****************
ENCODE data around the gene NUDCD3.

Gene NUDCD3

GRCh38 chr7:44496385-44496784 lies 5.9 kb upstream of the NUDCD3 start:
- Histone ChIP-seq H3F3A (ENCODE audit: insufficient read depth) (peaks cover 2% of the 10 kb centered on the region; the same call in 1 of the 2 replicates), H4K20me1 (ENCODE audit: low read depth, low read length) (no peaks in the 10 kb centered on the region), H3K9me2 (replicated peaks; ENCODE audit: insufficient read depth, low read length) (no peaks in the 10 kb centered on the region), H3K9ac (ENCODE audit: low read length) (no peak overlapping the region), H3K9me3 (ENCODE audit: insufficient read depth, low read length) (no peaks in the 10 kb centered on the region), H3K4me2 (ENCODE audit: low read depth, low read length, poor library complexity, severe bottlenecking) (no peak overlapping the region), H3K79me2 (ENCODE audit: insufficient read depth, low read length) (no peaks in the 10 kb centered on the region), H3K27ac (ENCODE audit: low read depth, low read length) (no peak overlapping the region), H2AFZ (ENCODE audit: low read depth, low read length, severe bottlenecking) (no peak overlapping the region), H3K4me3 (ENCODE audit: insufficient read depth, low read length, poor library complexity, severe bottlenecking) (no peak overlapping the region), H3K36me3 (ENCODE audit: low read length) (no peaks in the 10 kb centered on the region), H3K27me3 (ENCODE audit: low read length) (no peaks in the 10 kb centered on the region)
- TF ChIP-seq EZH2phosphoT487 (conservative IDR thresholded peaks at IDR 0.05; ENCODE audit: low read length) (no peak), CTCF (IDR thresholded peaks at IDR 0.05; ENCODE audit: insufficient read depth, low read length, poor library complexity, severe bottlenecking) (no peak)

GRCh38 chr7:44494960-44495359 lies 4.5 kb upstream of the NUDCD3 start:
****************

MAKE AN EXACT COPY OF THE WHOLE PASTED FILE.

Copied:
ENCODE data around the gene NUDCD3.

Gene NUDCD3

GRCh38 chr7:44496385-44496784 lies 5.9 kb upstream of the NUDCD3 start:
- Histone ChIP-seq H3F3A (ENCODE audit: insufficient read depth) (peaks cover 2% of the 10 kb centered on the region; the same call in 1 of the 2 replicates), H4K20me1 (ENCODE audit: low read depth, low read length) (no peaks in the 10 kb centered on the region), H3K9me2 (replicated peaks; ENCODE audit: insufficient read depth, low read length) (no peaks in the 10 kb centered on the region), H3K9ac (ENCODE audit: low read length) (no peak overlapping the region), H3K9me3 (ENCODE audit: insufficient read depth, low read length) (no peaks in the 10 kb centered on the region), H3K4me2 (ENCODE audit: low read depth, low read length, poor library complexity, severe bottlenecking) (no peak overlapping the region), H3K79me2 (ENCODE audit: insufficient read depth, low read length) (no peaks in the 10 kb centered on the region), H3K27ac (ENCODE audit: low read depth, low read length) (no peak overlapping the region), H2AFZ (ENCODE audit: low read depth, low read length, severe bottlenecking) (no peak overlapping the region), H3K4me3 (ENCODE audit: insufficient read depth, low read length, poor library complexity, severe bottlenecking) (no peak overlapping the region), H3K36me3 (ENCODE audit: low read length) (no peaks in the 10 kb centered on the region), H3K27me3 (ENCODE audit: low read length) (no peaks in the 10 kb centered on the region)
- TF ChIP-seq EZH2phosphoT487 (conservative IDR thresholded peaks at IDR 0.05; ENCODE audit: low read length) (no peak), CTCF (IDR thresholded peaks at IDR 0.05; ENCODE audit: insufficient read depth, low read length, poor library complexity, severe bottlenecking) (no peak)

GRCh38 chr7:44494960-44495359 lies 4.5 kb upstream of the NUDCD3 start: